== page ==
While up there, she also took some still photos.
This is what she sees when she looks down the ladder at me holding it to make sure it doesn't kick out on her.
When she's on the peak of the roof, she sometimes needs me to shift the safety line from one angle to another to allow her to reach the specific area on which she's working.
Even with safety lines, it's a long way down from here.
This is what it looks like at the peak of the roof looking down the other side. Fortunately for us, the roof on that side, which is mostly protected by trees, does not appear to be leaking and is in much better condition.
Here's what it looks like from the peak of the roof looking across at her father's house (the smaller red building in the center) and RV garage (the larger building to the right). The pile of debris in the lower center is the remains of the old garage that was torn down a couple of years ago. Unfortunately, the pile is full of nails, metal, and unidentified potentially noxious stuff like old aerosol cans, and therefore cannot be burned. If it was just old boards, we'd wait for a burn day, set it on fire, and salvage the metal later, but now we'll have to pull it apart one piece at a time trying to separate the hazards from the disposables.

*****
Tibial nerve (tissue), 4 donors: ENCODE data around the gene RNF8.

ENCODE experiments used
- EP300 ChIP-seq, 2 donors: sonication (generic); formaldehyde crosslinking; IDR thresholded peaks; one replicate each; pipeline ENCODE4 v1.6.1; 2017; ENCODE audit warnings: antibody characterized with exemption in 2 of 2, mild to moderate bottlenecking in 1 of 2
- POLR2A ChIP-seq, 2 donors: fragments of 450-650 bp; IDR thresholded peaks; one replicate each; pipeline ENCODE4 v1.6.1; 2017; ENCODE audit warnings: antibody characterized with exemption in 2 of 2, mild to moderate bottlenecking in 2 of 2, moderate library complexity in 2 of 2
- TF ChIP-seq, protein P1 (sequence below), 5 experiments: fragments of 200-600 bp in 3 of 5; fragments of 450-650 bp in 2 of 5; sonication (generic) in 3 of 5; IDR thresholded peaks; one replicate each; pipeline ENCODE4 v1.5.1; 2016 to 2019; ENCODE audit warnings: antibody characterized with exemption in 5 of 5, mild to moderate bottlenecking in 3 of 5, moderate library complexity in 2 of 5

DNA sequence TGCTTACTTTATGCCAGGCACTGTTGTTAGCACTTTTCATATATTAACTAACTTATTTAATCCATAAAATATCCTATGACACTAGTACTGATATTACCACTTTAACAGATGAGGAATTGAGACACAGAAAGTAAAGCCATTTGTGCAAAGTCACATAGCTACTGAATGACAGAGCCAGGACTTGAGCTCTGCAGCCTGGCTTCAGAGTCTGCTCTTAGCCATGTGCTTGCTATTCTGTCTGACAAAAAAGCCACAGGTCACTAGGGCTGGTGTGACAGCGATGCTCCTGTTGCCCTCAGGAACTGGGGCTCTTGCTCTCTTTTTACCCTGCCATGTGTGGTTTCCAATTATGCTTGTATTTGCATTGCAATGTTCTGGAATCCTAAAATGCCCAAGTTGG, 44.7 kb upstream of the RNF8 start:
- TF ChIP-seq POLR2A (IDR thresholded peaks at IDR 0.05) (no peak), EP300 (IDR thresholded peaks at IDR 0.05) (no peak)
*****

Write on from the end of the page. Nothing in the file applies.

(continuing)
This is Lisa's "Office" — the capped chimney that is the only flat surface on the entire roof. Lisa can store cans of Roof Goop, nails, hammers, staples, and other supplies here. Once she went up on the roof, looked inside the chimney, and said, "Oh, so that's where that roll of tape went," tossing the solidified-beyond-usefulness roll off the roof after having left it up there for the winter.
If anyone wonders what Lisa does for a living, I want to point them at pictures like this and say, "This." Taking care of this property for her father is a more-than-full-time job.
Edit, 14:55: Corrected the description of the back side of the roof, which I'd incorrectly described as the far end of the north side.